Popular depictions of “ugly Americans” and intolerant missionaries buttress a long tradition of critical scholarship. It is a historiographical strain, says political scientist André Corten, that understands evangelicalism “as a bridgehead of American imperialism, the alarming proliferation of churches being understood in terms of the millions of dollars spent buying converts.” Indeed, American Christians have exercised immense economic, military, and cultural power. Evangelicals imagined themselves as a hedge against godless communism as they did things for and to other peoples.
But this single story somewhat overplays American agency. Transnational networks also were pluralistic, participatory, and multi-directional enterprises. Relationships, however unequal, often featured exchange. Sometimes global Christians, working within transnational networks like World Vision, the Latin American Theological Fraternity, the Lausanne movement, InterVarsity Christian Fellowship, and the World Evangelical Fellowship, resisted and refashioned empire. In these fraught times, when the reputation of evangelicalism has been so tarnished by its association with Donald Trump, I’d like to offer a brief, if not representative, historical counter-example.
In the 1950s and 1960s Latin America Mission (LAM) executives, though dominated by North American money and leadership, began to speak about partnership and “latinization.” Because of Christ’s work on the cross, wrote one U.S. leader, “we become literally neither male nor female, bond nor free, Scythian, barbarian, not Anglo-Saxon, not even WASPS, praise God.”
Wanting to see the gospel “fully rooted in Latin America,” LAM replaced North American professors with Latin American professors at the Latin American Biblical Seminary (LABS). One LAM administrator declared, “We intend to work ourselves out of a job, and move into writing and doing itinerant teaching in short-term institutes.” A three-page spread, entitled “Latins Take the Reins,” featured Panamanian George Taylor, Venezuelan José María Abreü, Puerto Rican Orlando Costas, and Argentine Osvaldo Mattesi holding forth in LABS classrooms. In 1971 LAM formalized a decade’s worth of anticolonial rhetoric. A committee of eight Latin Americans and five North Americans guided LAM through a seventeen-month restructuring process that gave departments “freedom, under God, to develop as entities under strong Latin leadership.” Five years later, LAM reported “a massive emergence of new Latin American leadership” and a “drastic reduction of national-foreign tensions.”
The latinization of LABS, however, played somewhat differently outside LAM circles. Carl Henry, a dean of North American theology, publicly declared that LABS’s faculty “currently espouse a compromise form of liberation theology.” This statement offended many of the faculty. President Ruben Lores, an LAM missionary trained in Costa Rica, Cuba, and the United States, both defended his institution’s orthodoxy and accused American critics of imperialism. He wrote, “We recognize that it is difficult for some of our white North American evangelical brethren who live in a relatively free, democratic, and wealthy society to understand how Christians living in Latin America might prefer one of the socialist parties here to the military dictatorships and feudal oligarchies of the political right.”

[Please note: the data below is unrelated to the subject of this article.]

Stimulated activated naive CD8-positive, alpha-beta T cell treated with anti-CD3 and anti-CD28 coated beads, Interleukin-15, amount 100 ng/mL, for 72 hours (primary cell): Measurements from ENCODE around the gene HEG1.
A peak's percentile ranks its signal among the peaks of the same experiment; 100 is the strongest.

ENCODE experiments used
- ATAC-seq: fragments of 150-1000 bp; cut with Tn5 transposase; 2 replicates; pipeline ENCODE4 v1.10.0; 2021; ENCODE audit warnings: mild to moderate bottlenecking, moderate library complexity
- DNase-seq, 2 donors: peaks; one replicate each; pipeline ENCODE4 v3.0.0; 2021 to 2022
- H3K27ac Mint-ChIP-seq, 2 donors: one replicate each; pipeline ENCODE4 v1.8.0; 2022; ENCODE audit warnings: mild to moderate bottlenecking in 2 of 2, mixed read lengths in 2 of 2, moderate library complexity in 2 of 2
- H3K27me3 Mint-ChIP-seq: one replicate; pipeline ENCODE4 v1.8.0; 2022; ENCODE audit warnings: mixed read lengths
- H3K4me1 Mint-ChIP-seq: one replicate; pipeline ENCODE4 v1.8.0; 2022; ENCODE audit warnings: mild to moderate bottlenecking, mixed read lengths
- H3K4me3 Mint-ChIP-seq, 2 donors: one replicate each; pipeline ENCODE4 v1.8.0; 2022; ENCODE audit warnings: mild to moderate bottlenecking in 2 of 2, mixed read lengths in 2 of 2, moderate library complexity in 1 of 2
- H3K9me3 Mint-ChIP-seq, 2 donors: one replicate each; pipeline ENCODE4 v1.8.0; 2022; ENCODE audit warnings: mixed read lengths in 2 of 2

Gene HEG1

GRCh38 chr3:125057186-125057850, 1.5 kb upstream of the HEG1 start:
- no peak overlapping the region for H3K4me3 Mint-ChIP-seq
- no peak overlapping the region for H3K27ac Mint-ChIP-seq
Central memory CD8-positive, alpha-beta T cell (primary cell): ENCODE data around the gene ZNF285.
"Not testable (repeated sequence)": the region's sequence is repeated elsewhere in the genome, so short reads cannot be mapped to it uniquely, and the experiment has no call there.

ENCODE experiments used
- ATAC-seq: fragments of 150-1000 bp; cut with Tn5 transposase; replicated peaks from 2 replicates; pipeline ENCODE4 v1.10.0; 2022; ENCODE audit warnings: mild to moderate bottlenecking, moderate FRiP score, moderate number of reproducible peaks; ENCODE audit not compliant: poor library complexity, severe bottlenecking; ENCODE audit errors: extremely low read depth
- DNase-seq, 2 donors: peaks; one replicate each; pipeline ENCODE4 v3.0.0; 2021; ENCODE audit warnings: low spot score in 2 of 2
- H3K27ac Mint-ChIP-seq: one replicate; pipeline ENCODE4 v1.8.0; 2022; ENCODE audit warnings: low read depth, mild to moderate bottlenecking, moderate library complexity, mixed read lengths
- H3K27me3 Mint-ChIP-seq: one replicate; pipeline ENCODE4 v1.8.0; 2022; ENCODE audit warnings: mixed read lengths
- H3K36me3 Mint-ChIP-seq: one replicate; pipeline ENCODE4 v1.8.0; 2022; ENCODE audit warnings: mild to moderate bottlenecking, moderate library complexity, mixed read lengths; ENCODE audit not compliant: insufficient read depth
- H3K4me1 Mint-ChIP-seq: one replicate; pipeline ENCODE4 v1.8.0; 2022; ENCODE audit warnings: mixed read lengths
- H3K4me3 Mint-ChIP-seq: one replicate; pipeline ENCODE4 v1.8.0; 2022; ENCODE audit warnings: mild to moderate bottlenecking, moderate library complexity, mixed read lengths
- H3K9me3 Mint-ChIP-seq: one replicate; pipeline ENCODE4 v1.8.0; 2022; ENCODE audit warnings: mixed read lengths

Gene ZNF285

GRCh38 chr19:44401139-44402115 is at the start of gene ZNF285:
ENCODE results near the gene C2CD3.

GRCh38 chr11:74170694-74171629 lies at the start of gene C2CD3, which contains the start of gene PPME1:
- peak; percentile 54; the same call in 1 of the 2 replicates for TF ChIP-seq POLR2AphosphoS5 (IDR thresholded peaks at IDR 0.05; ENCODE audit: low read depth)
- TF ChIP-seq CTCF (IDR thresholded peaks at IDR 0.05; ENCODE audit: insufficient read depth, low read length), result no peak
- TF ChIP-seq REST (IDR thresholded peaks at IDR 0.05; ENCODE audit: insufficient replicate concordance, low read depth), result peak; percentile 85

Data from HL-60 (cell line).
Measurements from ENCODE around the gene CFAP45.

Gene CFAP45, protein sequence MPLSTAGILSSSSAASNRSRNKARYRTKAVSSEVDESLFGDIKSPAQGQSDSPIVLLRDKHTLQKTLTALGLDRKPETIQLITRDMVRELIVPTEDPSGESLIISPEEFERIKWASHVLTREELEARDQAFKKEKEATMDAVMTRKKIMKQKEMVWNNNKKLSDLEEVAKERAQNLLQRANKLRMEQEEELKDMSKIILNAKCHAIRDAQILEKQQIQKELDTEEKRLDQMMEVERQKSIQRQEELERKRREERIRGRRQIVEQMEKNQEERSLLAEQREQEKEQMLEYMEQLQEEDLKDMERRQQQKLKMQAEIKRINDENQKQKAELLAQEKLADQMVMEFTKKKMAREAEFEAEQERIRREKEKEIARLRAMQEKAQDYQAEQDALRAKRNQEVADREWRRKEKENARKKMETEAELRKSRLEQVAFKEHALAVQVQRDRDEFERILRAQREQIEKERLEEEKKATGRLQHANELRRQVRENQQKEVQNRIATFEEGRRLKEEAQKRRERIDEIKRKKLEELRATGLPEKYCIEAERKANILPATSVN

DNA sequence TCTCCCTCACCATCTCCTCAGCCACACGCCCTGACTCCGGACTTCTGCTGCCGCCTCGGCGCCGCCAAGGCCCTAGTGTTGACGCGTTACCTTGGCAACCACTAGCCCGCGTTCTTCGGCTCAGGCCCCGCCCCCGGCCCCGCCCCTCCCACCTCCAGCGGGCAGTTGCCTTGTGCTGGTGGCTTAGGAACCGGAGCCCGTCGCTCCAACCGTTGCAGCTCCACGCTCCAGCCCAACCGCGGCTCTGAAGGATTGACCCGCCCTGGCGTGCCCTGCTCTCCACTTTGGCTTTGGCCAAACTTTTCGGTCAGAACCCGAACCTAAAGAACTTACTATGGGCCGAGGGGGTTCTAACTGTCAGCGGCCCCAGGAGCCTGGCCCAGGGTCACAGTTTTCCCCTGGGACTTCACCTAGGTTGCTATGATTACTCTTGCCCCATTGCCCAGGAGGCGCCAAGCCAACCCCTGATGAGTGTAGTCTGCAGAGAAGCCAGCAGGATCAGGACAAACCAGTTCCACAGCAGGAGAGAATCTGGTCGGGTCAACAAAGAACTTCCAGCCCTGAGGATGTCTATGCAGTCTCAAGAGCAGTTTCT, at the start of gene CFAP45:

In the years that followed, some non-Western evangelicals, like mainliners had for decades, even flirted with the notion of a mission moratorium. Delegate John Gatu of Kenya, noted author of Joyfully Christian + Truly African, had several years earlier at the 1971 Milwaukee Mission Festival called for an end to Western missions in order to encourage “the responsible selfhood of the non-western (particularly African) churches.”
Gatu reiterated this conviction at the Lausanne Congress on World Evangelization in 1974. While the notion of a moratorium remained decisively off-limits to the Congress’s leadership, Gatu enjoyed enough support from the East Africa strategy group to address the entire Congress. He refrained from issuing an explicit call from the platform for a moratorium, but he did contend that “the African church was over-dependent on the West, and that a temporary cessation of western assistance ‘would force Africans to assume new responsibilities.’” According to historian Brian Stanley, this led to a significant insertion into the Lausanne Covenant: “A reduction of foreign missionaries and money in an evangelized country may sometimes be necessary to facilitate the national church’s growth in self-reliance and to release resources for unevangelized areas. Missionaries should flow ever more freely from and to all continents in a spirit of humble service.”
Of course, it was difficult to coordinate humble service in a coherent way. The structure of evangelicalism itself—decentralized, individualized, and enmeshed in consumer capitalism—prevents a coherent approach to global missions. Like their sending bodies back home, religious actors span a wide spectrum. And even as older missions agencies mature, new renegades emerge each year. There are so many organizations working in Southeast Asia, one Thai Christian told me last year, that “nobody knows who’s doing what.” In fact, independent, charismatic American actors often flourish the most as they operate without oversight far from home.
Fifty years after the latinization of Latin America Mission, attempts to implement the insights of Gatu and Lores continue with only uneven success.